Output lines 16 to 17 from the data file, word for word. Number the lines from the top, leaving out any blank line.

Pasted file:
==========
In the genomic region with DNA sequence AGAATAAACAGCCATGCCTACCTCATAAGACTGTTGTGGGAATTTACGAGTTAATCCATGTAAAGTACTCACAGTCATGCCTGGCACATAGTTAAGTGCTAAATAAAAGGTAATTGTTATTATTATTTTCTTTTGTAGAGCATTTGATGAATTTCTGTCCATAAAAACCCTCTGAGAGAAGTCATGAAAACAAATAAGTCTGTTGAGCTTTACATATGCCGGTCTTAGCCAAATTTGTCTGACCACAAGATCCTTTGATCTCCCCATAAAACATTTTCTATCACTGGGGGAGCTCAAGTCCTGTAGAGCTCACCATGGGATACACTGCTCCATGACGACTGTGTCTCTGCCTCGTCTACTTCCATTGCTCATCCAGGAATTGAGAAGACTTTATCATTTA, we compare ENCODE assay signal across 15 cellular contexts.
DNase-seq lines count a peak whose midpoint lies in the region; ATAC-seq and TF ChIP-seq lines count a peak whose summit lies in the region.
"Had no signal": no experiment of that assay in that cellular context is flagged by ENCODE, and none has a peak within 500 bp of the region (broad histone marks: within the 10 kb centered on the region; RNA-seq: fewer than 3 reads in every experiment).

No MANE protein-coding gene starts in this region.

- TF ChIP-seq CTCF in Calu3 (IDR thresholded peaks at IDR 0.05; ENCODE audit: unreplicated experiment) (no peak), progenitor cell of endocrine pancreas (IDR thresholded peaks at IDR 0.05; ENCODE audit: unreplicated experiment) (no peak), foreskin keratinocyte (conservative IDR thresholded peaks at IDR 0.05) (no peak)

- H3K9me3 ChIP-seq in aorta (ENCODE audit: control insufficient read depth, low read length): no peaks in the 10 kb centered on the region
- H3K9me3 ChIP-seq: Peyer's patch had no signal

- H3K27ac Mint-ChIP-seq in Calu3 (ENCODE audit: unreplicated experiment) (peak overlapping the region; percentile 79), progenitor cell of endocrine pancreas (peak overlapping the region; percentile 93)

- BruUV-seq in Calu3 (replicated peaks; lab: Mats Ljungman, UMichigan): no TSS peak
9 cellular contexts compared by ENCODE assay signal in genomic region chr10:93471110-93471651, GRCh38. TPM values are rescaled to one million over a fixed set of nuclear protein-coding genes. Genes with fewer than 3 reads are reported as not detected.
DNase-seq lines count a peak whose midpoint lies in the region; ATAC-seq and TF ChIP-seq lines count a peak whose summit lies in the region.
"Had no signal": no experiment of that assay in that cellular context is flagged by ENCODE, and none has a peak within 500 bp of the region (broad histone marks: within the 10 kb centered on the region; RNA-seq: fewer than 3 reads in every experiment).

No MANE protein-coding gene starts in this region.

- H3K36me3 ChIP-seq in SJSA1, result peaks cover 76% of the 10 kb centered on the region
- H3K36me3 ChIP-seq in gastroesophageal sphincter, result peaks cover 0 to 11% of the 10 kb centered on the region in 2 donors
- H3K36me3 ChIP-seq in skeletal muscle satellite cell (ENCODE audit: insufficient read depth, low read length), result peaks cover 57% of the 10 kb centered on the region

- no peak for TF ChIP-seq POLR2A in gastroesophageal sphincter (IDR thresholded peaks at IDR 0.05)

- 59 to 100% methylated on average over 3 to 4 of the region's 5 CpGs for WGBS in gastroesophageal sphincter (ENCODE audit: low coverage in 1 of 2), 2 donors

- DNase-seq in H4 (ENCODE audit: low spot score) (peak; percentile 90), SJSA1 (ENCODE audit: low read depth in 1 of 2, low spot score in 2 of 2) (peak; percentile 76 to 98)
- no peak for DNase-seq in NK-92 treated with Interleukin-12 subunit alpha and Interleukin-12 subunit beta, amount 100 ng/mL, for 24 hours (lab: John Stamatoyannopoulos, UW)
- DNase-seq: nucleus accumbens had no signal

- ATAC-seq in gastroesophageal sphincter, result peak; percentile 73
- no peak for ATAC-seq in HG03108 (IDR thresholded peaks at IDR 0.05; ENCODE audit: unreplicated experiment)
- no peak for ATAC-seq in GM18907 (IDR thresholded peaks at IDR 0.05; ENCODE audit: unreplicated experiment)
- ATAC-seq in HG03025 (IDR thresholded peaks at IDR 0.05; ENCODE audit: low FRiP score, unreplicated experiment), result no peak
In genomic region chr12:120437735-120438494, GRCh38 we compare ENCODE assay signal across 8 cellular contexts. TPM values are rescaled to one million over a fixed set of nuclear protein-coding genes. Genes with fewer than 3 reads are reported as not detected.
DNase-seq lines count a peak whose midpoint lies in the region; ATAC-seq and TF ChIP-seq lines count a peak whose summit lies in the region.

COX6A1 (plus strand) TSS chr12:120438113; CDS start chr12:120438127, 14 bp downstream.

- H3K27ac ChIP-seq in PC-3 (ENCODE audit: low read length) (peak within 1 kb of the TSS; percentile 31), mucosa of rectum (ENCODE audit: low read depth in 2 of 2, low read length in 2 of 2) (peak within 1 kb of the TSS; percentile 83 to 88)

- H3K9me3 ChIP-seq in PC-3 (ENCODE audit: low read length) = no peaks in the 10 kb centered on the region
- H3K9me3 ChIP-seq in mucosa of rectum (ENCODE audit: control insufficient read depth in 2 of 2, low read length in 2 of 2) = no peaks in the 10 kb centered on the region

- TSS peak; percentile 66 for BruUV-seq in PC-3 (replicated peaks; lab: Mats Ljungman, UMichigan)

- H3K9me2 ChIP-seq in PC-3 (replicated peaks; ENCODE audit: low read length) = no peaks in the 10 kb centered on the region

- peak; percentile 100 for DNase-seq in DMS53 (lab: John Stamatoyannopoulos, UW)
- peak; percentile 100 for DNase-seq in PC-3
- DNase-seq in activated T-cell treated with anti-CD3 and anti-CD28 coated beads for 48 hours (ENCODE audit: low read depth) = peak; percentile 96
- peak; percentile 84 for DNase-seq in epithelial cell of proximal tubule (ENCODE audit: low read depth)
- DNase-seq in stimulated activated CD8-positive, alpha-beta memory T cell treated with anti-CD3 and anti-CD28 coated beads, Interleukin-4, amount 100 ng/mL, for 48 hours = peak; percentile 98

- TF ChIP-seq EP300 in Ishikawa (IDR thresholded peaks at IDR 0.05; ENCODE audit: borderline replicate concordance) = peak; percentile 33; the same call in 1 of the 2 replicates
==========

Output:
- H3K36me3 ChIP-seq in skeletal muscle satellite cell (ENCODE audit: insufficient read depth, low read length), result peaks cover 57% of the 10 kb centered on the region

- no peak for TF ChIP-seq POLR2A in gastroesophageal sphincter (IDR thresholded peaks at IDR 0.05)